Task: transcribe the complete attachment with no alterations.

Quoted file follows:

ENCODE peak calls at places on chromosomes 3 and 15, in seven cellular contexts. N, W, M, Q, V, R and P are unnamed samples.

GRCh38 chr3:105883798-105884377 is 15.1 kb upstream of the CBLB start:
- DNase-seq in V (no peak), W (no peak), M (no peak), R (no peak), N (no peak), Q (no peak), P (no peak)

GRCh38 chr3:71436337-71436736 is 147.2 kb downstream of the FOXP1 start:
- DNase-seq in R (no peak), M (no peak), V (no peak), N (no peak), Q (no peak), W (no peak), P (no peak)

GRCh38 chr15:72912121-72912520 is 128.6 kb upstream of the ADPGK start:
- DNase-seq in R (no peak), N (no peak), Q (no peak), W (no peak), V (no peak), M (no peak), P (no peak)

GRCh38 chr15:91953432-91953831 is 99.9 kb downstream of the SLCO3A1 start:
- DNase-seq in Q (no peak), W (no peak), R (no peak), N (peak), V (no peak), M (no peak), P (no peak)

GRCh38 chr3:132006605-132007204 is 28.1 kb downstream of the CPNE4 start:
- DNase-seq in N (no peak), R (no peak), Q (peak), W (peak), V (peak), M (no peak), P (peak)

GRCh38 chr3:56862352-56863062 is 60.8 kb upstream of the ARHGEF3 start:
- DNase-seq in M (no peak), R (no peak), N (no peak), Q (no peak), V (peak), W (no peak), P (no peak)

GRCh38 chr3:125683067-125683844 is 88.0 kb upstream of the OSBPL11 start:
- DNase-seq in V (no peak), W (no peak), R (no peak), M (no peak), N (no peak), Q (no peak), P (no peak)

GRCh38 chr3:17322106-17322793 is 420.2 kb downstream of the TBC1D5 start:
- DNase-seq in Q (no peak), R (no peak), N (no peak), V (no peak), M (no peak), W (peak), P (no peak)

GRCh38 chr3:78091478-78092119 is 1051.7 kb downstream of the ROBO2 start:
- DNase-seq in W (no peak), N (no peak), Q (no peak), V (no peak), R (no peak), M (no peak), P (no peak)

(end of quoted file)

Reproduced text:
ENCODE peak calls at places on chromosomes 3 and 15, in seven cellular contexts. N, W, M, Q, V, R and P are unnamed samples.

GRCh38 chr3:105883798-105884377 is 15.1 kb upstream of the CBLB start:
- DNase-seq in V (no peak), W (no peak), M (no peak), R (no peak), N (no peak), Q (no peak), P (no peak)

GRCh38 chr3:71436337-71436736 is 147.2 kb downstream of the FOXP1 start:
- DNase-seq in R (no peak), M (no peak), V (no peak), N (no peak), Q (no peak), W (no peak), P (no peak)

GRCh38 chr15:72912121-72912520 is 128.6 kb upstream of the ADPGK start:
- DNase-seq in R (no peak), N (no peak), Q (no peak), W (no peak), V (no peak), M (no peak), P (no peak)

GRCh38 chr15:91953432-91953831 is 99.9 kb downstream of the SLCO3A1 start:
- DNase-seq in Q (no peak), W (no peak), R (no peak), N (peak), V (no peak), M (no peak), P (no peak)

GRCh38 chr3:132006605-132007204 is 28.1 kb downstream of the CPNE4 start:
- DNase-seq in N (no peak), R (no peak), Q (peak), W (peak), V (peak), M (no peak), P (peak)

GRCh38 chr3:56862352-56863062 is 60.8 kb upstream of the ARHGEF3 start:
- DNase-seq in M (no peak), R (no peak), N (no peak), Q (no peak), V (peak), W (no peak), P (no peak)

GRCh38 chr3:125683067-125683844 is 88.0 kb upstream of the OSBPL11 start:
- DNase-seq in V (no peak), W (no peak), R (no peak), M (no peak), N (no peak), Q (no peak), P (no peak)

GRCh38 chr3:17322106-17322793 is 420.2 kb downstream of the TBC1D5 start:
- DNase-seq in Q (no peak), R (no peak), N (no peak), V (no peak), M (no peak), W (peak), P (no peak)

GRCh38 chr3:78091478-78092119 is 1051.7 kb downstream of the ROBO2 start:
- DNase-seq in W (no peak), N (no peak), Q (no peak), V (no peak), R (no peak), M (no peak), P (no peak)